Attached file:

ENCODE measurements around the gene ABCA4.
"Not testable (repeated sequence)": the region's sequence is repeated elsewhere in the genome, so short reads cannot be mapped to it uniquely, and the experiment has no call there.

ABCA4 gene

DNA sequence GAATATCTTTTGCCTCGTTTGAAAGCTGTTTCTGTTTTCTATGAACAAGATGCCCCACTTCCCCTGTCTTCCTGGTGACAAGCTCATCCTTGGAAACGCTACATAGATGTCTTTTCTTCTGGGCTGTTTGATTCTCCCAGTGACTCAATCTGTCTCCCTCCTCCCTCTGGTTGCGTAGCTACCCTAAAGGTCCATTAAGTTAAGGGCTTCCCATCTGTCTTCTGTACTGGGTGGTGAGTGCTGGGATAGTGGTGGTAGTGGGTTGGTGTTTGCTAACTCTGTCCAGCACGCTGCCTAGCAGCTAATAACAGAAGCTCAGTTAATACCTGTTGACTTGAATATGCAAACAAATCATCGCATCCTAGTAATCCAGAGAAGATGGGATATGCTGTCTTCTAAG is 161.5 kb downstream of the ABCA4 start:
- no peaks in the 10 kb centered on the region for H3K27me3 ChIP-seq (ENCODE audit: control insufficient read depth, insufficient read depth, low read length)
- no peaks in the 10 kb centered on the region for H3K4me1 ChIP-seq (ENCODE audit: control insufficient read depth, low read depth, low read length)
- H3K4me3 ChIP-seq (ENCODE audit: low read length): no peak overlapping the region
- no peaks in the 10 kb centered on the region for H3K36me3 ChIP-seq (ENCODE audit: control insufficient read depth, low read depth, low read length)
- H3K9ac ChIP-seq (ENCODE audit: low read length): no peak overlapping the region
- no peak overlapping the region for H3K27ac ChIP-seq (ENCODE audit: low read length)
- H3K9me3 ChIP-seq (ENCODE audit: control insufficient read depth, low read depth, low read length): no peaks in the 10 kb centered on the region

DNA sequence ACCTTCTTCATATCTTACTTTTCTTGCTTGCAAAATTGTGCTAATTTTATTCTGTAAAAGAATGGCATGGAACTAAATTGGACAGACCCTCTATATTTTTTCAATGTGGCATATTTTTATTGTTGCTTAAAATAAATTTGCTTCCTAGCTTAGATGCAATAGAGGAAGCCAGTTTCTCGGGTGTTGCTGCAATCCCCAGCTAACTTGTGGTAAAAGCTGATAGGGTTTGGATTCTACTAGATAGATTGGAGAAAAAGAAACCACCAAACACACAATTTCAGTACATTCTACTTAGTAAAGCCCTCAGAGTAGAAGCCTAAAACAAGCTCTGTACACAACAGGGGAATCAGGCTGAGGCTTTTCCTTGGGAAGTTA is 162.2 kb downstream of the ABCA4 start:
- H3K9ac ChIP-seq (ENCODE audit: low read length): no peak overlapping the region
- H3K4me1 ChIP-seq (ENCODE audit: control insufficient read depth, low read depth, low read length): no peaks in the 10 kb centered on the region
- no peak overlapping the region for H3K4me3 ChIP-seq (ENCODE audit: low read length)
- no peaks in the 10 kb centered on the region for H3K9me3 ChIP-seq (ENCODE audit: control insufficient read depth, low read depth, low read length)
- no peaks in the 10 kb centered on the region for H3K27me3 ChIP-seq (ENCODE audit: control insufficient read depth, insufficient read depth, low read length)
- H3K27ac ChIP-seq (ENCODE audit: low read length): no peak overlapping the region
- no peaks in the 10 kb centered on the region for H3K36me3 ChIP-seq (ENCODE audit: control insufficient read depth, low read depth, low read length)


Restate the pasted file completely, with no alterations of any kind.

ENCODE measurements around the gene ABCA4.
"Not testable (repeated sequence)": the region's sequence is repeated elsewhere in the genome, so short reads cannot be mapped to it uniquely, and the experiment has no call there.

ABCA4 gene

DNA sequence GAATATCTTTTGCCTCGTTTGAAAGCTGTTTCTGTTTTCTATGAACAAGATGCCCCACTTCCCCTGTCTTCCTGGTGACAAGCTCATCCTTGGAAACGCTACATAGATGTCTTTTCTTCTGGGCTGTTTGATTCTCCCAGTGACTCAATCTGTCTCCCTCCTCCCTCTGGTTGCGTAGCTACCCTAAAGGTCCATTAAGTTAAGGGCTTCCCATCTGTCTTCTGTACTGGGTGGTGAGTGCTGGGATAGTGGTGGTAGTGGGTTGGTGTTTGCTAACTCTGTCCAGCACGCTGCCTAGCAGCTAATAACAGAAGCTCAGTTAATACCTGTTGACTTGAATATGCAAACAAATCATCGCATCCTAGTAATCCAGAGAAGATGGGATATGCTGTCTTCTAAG is 161.5 kb downstream of the ABCA4 start:
- no peaks in the 10 kb centered on the region for H3K27me3 ChIP-seq (ENCODE audit: control insufficient read depth, insufficient read depth, low read length)
- no peaks in the 10 kb centered on the region for H3K4me1 ChIP-seq (ENCODE audit: control insufficient read depth, low read depth, low read length)
- H3K4me3 ChIP-seq (ENCODE audit: low read length): no peak overlapping the region
- no peaks in the 10 kb centered on the region for H3K36me3 ChIP-seq (ENCODE audit: control insufficient read depth, low read depth, low read length)
- H3K9ac ChIP-seq (ENCODE audit: low read length): no peak overlapping the region
- no peak overlapping the region for H3K27ac ChIP-seq (ENCODE audit: low read length)
- H3K9me3 ChIP-seq (ENCODE audit: control insufficient read depth, low read depth, low read length): no peaks in the 10 kb centered on the region

DNA sequence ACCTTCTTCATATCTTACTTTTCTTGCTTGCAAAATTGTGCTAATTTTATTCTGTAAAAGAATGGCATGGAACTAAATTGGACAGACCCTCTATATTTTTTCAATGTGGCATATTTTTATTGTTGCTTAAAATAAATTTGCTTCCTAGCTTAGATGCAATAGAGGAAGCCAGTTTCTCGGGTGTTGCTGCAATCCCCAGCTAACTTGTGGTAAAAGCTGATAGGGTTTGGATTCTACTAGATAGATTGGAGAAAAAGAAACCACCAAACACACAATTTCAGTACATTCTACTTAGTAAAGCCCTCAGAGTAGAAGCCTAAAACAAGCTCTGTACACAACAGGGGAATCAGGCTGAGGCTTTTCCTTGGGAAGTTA is 162.2 kb downstream of the ABCA4 start:
- H3K9ac ChIP-seq (ENCODE audit: low read length): no peak overlapping the region
- H3K4me1 ChIP-seq (ENCODE audit: control insufficient read depth, low read depth, low read length): no peaks in the 10 kb centered on the region
- no peak overlapping the region for H3K4me3 ChIP-seq (ENCODE audit: low read length)
- no peaks in the 10 kb centered on the region for H3K9me3 ChIP-seq (ENCODE audit: control insufficient read depth, low read depth, low read length)
- no peaks in the 10 kb centered on the region for H3K27me3 ChIP-seq (ENCODE audit: control insufficient read depth, insufficient read depth, low read length)
- H3K27ac ChIP-seq (ENCODE audit: low read length): no peak overlapping the region
- no peaks in the 10 kb centered on the region for H3K36me3 ChIP-seq (ENCODE audit: control insufficient read depth, low read depth, low read length)